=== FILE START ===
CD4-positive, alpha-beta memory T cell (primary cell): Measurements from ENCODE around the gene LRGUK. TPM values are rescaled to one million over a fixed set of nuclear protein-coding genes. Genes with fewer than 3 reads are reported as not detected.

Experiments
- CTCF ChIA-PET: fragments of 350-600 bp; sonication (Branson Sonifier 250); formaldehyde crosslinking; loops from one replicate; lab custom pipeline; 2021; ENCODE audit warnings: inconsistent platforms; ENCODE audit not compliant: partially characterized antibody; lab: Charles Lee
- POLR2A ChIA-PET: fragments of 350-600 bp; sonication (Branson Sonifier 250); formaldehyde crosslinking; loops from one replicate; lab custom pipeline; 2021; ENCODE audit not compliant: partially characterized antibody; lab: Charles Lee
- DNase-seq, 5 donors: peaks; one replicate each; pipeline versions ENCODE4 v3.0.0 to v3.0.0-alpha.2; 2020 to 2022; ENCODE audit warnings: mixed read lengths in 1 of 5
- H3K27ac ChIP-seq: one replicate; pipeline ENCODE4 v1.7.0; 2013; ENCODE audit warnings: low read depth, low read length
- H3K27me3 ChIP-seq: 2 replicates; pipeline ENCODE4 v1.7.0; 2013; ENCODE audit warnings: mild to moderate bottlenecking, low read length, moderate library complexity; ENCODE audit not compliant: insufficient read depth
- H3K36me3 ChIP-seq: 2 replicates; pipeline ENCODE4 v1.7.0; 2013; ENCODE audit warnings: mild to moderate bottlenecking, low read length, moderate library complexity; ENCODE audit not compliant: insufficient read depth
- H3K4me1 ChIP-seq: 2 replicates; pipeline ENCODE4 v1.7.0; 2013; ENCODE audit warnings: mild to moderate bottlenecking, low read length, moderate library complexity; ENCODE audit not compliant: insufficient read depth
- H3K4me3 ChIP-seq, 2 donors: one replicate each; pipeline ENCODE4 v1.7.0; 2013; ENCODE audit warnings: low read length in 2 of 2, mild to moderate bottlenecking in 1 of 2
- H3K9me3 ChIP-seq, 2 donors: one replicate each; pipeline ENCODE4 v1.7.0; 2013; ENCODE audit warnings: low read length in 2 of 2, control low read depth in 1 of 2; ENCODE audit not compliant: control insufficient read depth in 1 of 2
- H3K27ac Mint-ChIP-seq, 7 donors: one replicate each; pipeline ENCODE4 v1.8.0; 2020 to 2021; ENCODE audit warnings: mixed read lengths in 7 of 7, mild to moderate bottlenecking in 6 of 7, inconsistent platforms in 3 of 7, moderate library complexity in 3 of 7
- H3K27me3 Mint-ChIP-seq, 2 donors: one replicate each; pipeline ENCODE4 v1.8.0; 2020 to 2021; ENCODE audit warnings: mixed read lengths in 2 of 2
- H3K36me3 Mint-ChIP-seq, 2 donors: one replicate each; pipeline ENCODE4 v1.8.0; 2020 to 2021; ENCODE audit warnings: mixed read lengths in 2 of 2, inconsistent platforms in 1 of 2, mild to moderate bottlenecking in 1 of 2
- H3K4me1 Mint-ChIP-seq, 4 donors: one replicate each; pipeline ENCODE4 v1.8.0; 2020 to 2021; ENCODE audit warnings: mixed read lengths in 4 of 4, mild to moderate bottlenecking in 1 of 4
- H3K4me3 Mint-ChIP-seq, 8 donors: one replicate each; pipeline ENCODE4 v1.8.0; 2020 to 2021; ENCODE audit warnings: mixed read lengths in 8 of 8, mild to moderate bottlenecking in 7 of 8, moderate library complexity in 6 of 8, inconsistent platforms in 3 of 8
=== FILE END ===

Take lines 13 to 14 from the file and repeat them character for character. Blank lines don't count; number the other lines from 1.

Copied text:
- H3K27me3 Mint-ChIP-seq, 2 donors: one replicate each; pipeline ENCODE4 v1.8.0; 2020 to 2021; ENCODE audit warnings: mixed read lengths in 2 of 2
- H3K36me3 Mint-ChIP-seq, 2 donors: one replicate each; pipeline ENCODE4 v1.8.0; 2020 to 2021; ENCODE audit warnings: mixed read lengths in 2 of 2, inconsistent platforms in 1 of 2, mild to moderate bottlenecking in 1 of 2